checkmark Agree with your entire post.

Quoting Disruptivehair (Reply 2):
I think the US has paid a high enough price for its legacy of slavery. It's time to move on.

The original post doesn't mention slavery, so I'm not sure why you responded this way. In any case, the US was not the only nation that ever had slavery...in fact slavery existed in the colonies prior the formation of the United States. In that sense, slavery was a product of imperialism that has left lasting damage to our nation. Perhaps we should demand reparations from Britain and Spain?

Quoting TransWorldSTL (Reply 5):
a hundred years from now, when gays are finally given the same rights as straight couples.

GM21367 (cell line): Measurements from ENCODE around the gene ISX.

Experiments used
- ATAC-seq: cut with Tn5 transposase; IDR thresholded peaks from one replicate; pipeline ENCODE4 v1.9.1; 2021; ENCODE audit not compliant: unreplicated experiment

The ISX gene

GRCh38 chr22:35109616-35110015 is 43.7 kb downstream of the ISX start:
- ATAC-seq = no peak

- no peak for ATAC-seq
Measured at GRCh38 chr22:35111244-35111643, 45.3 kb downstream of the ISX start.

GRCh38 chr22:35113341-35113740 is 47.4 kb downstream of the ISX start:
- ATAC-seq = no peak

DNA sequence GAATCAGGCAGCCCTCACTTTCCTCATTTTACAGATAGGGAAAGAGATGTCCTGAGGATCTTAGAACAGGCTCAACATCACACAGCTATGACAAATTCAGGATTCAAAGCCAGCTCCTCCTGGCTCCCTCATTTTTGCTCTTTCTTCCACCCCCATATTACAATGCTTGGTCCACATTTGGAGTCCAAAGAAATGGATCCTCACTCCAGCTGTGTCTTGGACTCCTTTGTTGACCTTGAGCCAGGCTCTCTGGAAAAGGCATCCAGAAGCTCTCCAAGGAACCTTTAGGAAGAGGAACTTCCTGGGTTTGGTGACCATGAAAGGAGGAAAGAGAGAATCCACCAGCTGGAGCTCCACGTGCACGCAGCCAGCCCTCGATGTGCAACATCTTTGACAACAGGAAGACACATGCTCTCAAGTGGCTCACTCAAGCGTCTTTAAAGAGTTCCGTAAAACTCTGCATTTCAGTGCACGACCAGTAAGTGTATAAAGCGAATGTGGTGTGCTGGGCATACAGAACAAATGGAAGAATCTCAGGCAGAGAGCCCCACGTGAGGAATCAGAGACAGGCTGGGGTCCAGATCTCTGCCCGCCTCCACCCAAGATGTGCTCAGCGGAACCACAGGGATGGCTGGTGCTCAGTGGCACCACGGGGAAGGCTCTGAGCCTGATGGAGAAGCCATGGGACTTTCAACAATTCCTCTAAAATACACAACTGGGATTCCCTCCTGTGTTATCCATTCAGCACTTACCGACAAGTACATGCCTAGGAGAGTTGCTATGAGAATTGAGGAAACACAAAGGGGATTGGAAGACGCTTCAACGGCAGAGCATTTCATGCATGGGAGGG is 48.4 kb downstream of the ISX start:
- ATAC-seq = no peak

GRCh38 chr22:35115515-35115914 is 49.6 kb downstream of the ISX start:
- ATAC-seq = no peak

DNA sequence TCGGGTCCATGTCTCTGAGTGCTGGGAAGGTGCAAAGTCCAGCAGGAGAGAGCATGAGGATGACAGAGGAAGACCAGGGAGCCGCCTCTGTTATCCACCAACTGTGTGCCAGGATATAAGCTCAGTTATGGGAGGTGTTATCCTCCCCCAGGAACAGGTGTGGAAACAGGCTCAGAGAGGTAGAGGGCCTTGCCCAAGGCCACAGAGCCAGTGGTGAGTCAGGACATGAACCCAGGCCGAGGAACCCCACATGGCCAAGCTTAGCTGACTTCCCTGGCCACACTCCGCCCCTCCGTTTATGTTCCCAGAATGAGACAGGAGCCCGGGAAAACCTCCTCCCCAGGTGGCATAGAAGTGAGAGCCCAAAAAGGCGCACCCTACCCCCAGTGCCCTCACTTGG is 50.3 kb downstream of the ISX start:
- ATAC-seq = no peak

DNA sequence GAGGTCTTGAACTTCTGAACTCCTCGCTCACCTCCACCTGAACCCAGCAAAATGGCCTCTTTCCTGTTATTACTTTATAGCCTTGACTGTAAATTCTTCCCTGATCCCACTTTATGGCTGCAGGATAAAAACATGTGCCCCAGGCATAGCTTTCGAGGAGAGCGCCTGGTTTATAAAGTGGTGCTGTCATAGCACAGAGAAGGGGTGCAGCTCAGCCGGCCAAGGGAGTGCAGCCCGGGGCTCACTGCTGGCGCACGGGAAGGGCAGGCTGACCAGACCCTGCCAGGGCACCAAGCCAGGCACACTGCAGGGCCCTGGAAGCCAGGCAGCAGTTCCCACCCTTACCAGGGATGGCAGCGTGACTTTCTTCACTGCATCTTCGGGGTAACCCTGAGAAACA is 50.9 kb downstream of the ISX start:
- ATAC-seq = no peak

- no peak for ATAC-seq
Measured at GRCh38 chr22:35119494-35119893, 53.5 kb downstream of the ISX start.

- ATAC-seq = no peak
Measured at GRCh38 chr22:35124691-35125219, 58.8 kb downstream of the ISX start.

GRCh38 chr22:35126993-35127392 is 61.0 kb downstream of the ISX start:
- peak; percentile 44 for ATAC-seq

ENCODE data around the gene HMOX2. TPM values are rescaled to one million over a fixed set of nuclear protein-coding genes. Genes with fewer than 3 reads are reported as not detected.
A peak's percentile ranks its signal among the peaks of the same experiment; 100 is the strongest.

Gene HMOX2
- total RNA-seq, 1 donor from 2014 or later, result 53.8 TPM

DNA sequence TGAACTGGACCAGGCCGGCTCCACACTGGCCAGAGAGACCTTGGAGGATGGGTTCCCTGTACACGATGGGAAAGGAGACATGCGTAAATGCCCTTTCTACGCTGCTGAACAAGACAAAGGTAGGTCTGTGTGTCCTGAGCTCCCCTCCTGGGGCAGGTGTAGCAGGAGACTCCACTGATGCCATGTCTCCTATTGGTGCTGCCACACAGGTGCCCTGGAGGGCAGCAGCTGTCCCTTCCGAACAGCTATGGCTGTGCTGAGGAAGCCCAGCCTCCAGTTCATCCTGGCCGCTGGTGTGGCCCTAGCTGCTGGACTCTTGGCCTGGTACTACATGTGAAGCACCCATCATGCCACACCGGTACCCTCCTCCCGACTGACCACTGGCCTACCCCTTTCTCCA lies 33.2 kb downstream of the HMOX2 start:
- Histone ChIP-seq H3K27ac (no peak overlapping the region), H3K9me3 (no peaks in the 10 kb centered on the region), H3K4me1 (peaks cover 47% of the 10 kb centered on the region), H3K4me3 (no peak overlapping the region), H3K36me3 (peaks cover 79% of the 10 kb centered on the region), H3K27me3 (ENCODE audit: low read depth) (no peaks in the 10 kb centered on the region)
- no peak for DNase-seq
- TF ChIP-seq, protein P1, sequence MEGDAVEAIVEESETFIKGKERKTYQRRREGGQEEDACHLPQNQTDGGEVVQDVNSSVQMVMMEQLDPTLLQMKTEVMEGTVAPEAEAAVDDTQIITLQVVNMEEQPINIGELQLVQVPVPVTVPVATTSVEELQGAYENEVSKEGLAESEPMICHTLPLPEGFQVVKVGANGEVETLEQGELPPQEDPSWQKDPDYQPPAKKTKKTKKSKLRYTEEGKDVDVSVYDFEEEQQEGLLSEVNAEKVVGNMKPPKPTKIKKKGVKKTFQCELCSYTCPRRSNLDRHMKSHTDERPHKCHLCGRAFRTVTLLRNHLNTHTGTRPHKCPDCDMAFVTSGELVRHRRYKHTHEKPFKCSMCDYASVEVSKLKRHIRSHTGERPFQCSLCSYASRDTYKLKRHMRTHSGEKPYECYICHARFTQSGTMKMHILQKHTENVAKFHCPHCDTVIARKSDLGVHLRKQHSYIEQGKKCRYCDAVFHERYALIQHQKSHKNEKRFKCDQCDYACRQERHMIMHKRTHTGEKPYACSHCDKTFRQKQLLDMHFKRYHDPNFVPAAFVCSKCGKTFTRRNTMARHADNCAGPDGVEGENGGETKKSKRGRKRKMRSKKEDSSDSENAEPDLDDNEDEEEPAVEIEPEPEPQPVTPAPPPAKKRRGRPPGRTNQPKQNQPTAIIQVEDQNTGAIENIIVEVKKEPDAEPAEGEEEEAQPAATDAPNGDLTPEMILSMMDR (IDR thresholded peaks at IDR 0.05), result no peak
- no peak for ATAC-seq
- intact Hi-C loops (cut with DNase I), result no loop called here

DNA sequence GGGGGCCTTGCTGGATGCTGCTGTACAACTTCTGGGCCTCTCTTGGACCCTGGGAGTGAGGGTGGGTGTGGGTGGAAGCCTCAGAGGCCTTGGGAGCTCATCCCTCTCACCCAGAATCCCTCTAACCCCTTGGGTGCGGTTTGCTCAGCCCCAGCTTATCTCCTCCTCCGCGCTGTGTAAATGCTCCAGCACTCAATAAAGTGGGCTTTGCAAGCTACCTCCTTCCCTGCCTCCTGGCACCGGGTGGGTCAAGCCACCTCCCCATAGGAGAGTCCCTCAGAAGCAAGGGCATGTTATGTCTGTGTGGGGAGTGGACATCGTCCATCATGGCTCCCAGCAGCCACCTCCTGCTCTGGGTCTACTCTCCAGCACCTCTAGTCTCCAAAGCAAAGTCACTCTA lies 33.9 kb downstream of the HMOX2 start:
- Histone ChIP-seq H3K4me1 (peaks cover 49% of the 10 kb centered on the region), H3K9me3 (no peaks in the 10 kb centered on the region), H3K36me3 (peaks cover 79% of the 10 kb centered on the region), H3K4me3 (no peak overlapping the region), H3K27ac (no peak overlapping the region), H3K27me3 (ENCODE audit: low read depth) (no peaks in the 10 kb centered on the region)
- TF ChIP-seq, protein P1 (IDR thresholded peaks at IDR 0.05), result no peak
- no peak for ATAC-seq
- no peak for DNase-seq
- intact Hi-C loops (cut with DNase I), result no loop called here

A bit tangential, don't you think? "Same rights" is closer than most gays seem to realize...what you're driving at is more like "full acceptance" and that sort of cultural change is difficult to predict.



Failure is not an option; it's an outcome.
User currently offlineDisruptivehair From United Kingdom, joined Mar 2007, 598 posts, RR: 0
Reply 8, posted (7 years 6 months 3 weeks 4 days 8 hours ago) and read 1764 times:

Quoting TeamAmerica (Reply 7):
The original post doesn't mention slavery, so I'm not sure why you responded this way. In any case, the US was not the only nation that ever had slavery...in fact slavery existed in the colonies prior the formation of the United States. In that sense, slavery was a product of imperialism that has left lasting damage to our nation. Perhaps we should demand reparations from Britain and Spain?